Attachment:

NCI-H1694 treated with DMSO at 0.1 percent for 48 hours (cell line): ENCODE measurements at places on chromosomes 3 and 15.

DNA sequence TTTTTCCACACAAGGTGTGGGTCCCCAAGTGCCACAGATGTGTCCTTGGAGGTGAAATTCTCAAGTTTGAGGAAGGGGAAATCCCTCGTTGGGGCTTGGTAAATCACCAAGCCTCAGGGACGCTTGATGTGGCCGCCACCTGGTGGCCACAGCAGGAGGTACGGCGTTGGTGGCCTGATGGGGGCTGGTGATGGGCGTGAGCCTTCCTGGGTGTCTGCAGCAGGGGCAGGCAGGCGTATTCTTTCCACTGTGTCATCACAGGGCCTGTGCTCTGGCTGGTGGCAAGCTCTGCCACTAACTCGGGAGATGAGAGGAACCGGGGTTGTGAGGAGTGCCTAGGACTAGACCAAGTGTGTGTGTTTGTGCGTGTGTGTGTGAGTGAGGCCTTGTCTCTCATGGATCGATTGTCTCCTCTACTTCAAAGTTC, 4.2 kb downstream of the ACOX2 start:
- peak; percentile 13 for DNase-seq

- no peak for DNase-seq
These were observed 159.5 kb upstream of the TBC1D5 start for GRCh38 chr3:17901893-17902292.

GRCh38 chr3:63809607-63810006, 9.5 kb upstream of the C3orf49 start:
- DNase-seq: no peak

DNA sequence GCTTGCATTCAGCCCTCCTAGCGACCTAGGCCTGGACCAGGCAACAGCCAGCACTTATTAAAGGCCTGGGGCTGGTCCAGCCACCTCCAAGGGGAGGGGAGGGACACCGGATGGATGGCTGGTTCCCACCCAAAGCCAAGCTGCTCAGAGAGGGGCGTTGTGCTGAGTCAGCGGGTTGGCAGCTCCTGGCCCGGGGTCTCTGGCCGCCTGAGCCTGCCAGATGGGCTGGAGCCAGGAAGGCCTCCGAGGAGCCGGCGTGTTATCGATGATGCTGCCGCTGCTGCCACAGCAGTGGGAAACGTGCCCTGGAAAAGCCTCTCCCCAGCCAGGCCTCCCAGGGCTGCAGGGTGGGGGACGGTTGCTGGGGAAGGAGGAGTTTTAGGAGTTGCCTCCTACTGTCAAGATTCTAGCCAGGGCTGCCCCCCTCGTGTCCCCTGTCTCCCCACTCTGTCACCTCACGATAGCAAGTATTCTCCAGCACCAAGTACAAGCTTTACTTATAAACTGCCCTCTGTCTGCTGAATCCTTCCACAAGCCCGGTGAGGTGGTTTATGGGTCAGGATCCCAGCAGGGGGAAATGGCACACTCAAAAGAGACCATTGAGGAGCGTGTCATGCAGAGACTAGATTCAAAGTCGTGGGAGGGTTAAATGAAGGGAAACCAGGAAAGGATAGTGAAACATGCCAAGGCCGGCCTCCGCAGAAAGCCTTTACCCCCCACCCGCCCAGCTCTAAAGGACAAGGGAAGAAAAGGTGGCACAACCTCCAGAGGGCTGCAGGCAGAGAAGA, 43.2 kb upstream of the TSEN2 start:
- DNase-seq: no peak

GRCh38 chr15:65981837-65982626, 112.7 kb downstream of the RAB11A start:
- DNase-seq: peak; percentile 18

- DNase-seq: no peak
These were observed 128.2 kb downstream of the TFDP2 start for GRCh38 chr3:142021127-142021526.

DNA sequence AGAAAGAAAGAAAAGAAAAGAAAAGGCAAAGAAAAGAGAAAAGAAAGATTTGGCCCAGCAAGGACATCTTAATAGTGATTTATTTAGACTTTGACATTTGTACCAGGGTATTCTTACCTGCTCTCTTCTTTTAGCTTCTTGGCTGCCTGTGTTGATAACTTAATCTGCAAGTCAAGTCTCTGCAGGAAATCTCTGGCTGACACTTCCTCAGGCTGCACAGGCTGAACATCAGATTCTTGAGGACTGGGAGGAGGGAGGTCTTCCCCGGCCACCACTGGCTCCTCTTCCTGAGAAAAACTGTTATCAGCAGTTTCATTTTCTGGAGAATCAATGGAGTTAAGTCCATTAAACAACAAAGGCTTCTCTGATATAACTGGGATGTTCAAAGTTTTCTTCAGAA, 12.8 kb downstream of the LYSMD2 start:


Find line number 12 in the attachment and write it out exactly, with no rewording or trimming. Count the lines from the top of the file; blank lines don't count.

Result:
- DNase-seq: no peak